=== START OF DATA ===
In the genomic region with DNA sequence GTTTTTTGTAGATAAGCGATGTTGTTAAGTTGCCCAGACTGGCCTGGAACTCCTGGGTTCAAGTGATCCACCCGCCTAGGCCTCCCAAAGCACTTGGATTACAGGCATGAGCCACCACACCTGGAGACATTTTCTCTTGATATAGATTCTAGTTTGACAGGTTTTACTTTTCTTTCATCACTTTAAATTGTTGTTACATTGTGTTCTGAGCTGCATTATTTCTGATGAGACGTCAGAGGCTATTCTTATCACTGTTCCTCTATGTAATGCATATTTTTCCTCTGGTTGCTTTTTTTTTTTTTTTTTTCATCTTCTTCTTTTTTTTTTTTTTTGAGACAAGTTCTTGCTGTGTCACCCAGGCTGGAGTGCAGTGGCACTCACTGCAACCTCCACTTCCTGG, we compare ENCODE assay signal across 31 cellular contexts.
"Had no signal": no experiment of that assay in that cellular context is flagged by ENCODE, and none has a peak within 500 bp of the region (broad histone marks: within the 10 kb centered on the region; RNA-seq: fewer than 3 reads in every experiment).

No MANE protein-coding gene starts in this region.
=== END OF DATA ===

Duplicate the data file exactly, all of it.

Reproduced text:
In the genomic region with DNA sequence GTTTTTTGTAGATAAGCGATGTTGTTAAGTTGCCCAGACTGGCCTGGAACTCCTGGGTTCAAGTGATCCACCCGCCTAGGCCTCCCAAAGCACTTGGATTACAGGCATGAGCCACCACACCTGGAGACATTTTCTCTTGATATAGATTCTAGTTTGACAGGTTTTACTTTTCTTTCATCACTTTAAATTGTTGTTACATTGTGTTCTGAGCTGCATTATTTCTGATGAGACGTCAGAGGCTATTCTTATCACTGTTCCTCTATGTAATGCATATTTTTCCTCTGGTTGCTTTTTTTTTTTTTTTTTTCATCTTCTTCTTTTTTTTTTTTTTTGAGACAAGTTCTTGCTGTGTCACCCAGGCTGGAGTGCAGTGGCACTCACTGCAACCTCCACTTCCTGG, we compare ENCODE assay signal across 31 cellular contexts.
"Had no signal": no experiment of that assay in that cellular context is flagged by ENCODE, and none has a peak within 500 bp of the region (broad histone marks: within the 10 kb centered on the region; RNA-seq: fewer than 3 reads in every experiment).

No MANE protein-coding gene starts in this region.